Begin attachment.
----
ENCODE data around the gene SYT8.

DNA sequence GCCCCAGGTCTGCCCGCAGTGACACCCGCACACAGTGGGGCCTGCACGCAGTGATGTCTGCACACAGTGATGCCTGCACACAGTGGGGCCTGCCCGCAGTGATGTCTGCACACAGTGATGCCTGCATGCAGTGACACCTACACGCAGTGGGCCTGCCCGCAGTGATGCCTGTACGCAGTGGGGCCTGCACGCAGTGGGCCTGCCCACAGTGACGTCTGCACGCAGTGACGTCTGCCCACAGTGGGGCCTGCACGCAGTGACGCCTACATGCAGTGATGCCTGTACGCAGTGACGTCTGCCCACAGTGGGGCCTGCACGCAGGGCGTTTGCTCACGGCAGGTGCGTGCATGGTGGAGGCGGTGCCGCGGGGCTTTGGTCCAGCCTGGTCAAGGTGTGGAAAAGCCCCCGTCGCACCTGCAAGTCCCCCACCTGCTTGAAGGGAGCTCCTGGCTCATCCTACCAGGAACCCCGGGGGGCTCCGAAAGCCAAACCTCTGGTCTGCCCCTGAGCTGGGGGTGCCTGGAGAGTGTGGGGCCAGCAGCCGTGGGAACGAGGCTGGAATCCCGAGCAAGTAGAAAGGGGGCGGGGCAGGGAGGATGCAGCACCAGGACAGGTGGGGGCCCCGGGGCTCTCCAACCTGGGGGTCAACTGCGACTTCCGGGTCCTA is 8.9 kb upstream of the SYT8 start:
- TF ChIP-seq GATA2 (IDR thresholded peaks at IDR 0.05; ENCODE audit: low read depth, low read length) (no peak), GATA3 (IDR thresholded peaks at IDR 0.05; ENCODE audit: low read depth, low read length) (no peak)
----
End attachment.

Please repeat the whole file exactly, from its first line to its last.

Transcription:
ENCODE data around the gene SYT8.

DNA sequence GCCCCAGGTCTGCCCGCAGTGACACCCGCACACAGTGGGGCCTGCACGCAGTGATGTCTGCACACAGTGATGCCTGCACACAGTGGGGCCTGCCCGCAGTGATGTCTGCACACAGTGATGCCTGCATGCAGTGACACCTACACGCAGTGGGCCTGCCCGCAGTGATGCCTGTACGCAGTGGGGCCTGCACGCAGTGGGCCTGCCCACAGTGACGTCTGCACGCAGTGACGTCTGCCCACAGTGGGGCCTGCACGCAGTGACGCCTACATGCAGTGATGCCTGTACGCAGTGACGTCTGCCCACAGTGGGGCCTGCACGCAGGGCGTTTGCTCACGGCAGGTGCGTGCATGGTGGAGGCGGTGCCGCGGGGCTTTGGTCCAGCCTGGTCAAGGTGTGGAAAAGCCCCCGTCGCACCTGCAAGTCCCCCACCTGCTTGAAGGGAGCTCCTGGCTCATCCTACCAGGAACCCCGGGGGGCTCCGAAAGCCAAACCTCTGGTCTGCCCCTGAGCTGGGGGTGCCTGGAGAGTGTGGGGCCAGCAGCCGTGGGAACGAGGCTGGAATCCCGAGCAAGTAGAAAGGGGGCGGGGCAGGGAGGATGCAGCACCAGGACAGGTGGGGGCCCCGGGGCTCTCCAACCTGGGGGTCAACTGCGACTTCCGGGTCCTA is 8.9 kb upstream of the SYT8 start:
- TF ChIP-seq GATA2 (IDR thresholded peaks at IDR 0.05; ENCODE audit: low read depth, low read length) (no peak), GATA3 (IDR thresholded peaks at IDR 0.05; ENCODE audit: low read depth, low read length) (no peak)